Sylvia Taylor New York USA and Ireland
The fairy tale I have chosen to work with is called Mossycoat. When
I read the word "Mossycoat", I was captivated by the image
it evoked and I knew that my print would be a coat made of moss. I love
moss - and good thing too because I live half the year in Ireland and
half in the woods of New York state, where there is no shortage of moss.
Last spring my father passed away and I created a mossy quilt in my garden
in his memory. My son helped me gather hundreds of little pieces of moss
from our woods. They were pieced together on the earth and in the end
it looked like a patchwork quilt, a lush blanket with many shades of
greens from the different mosses. It's so soft, too. I can think of no
nicer material for a blanket or a coat.
In my search for a fairytale for this exchange, I found many references
to magical garments made of odd materials like wood and skins of wild
creatures. The theme of clothing made of unexpected materials has been
present in my work for years. A baby bonnet made of leopard skin, a bunting
made of twigs and fur, and now, a coat made of moss and snails. I find
the tension between one's expectation of clothing in general, and the
associations one has with the unexpected materials both interesting and
provocative. A coat of moss suggests protection and warmth because it
is a coat, as well as sensuality and earthiness because of the qualities
In the tale of Mossycoat, the moss coat has magical properties. She who
dons the coat can wish to be anything, anywhere, and it will be. I am
charmed by the notion of enchanted clothes and the reference to shelter
and transformation - no doubt because I could use one of these coats
myself although I do have a lucky shirt, lucky scarf and a super lucky
Mossycoat is an English fairy tale about a beautiful young woman. The
young woman, known as Mossycoat, lived with her mother in the country.
One day, a hawker came to the door and wanted to marry Mossycoat. She
really did not want to marry him. Her mother said to put him off by asking
for a white satin dress that would fit her perfectly. The hawker did
what she asked, bringing her the perfect white dress with the perfect
fit. She then asked for a dress made of all the colors of the birds that
fly. The hawker returned with another perfect dress. Perfect colors.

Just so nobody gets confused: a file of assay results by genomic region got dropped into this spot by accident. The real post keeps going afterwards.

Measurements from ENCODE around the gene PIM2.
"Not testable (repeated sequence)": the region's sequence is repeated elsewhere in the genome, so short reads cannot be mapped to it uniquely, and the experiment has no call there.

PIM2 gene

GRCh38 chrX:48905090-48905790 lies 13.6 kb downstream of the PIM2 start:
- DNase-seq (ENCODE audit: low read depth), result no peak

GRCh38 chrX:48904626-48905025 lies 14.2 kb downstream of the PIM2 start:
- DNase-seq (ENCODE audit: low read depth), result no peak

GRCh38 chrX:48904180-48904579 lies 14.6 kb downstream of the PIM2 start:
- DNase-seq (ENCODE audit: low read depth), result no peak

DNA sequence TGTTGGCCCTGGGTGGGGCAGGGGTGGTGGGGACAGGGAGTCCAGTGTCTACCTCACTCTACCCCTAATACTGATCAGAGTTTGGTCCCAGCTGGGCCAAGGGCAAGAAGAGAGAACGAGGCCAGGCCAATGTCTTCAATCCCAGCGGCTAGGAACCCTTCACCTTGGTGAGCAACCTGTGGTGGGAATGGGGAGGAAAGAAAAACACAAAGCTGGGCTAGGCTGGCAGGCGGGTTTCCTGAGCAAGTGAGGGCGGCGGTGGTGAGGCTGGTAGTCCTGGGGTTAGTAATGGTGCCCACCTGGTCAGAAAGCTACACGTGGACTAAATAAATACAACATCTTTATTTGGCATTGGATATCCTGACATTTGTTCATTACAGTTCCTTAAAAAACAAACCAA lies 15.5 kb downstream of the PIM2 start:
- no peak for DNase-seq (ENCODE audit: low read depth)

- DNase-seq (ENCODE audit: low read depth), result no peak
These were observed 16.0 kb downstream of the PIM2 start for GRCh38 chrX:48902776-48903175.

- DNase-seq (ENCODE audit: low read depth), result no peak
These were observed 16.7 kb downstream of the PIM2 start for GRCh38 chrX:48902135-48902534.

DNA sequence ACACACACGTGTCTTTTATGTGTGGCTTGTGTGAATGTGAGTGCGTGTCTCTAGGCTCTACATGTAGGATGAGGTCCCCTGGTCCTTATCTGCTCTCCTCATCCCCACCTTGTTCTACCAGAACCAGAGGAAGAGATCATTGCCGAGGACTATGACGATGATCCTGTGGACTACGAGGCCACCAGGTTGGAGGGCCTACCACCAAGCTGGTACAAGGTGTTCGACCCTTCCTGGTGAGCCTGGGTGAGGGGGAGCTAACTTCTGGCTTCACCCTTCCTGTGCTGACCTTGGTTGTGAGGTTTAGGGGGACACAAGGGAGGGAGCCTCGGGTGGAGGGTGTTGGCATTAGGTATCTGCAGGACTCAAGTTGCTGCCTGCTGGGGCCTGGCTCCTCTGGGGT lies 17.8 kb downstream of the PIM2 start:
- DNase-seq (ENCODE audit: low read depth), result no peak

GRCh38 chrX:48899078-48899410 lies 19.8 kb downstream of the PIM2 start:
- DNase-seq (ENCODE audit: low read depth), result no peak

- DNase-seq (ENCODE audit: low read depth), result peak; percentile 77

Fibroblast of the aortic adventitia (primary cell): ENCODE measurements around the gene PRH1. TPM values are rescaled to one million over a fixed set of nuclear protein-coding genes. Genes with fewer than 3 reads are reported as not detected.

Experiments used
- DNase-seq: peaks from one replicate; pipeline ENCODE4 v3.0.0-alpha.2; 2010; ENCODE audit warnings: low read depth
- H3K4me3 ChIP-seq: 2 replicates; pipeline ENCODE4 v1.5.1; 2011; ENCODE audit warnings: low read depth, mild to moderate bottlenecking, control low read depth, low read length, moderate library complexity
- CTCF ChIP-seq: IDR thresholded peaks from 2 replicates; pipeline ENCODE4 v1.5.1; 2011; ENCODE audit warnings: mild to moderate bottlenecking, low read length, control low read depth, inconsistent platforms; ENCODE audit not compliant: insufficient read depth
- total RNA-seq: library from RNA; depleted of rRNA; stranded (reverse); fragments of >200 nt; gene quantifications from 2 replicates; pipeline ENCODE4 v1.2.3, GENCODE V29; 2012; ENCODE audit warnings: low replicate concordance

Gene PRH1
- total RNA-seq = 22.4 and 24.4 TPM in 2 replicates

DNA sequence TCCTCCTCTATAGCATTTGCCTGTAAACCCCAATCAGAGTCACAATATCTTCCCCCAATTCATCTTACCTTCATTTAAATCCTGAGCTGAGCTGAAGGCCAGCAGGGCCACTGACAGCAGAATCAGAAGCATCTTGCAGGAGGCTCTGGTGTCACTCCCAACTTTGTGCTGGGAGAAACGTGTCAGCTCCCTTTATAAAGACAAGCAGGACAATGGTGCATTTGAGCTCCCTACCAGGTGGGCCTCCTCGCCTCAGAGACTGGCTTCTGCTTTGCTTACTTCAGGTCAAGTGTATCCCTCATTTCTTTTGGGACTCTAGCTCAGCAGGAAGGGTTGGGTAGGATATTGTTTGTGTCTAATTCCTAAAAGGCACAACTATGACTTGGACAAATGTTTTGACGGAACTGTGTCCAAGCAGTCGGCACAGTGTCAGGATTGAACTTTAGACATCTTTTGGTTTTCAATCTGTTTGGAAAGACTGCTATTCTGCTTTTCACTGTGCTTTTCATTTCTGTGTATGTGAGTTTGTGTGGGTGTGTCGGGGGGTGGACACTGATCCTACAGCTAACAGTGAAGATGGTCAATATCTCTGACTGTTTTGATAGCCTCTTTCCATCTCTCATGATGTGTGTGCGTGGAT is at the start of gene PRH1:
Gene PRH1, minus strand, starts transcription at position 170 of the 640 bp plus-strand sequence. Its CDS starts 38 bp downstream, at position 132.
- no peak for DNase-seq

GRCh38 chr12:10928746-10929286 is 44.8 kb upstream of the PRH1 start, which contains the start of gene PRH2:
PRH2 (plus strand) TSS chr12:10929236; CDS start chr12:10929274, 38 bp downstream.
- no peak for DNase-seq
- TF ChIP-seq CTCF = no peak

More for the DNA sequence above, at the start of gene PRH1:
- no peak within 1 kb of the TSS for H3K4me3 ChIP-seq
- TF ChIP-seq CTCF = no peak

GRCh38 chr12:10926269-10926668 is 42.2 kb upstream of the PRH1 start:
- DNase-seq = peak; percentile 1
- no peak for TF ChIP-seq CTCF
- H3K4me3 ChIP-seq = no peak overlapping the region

Perfect fit. The next request was for silver slippers that fit perfectly.
The hawker complied. The mother then told the hawker to come back the
What was Mossycoat to do? Run away! Her mother, a poor widow herself,
decided to send her daughter off to work as a servant where she was very
likely to be mistreated. But first the poor widow sewed a "wishing
coat" for her daughter to take on the journey. It was a magic coat
made of moss and golden thread. Put on this coat and you can go absolutely
anywhere and be absolutely anything you wish!
Mossycoat was treated poorly day in and day out by the other servants.
One night she used the magic coat to go to a dance. She wore the perfect
gown. Nobody recognized her as the servant girl. The prince fell in love
with her, but Mossycoat disappeared after their meeting. After some time,
Mossycoat used the magic coat to attend another ball, this time wearing
the second perfect dress and the silver slippers. The prince had been
waiting for her. He was so totally in love with her! Afraid of her true
identity being discovered, she ran away from the ball. In her haste she
lost a silver slipper.
The prince searched the land for the young woman whose foot would fit
the silver slipper. When it seemed all hope was lost in ever finding
the mystery silver-slipper-woman, the Prince heard about Mossycoat. She
was the only one in the kingdom who had-n't tried the slipper on yet.
Alas, the slipper fit Mossycoat and a royal wedding occurred soon thereafter.
Mossycoat now had whatever she fancied. Word has it that Mossycoat and
the Prince lived happily ever after and had a basketful of kids.
Linocut on Kitakata paper using Lawrence linseed oil relief ink.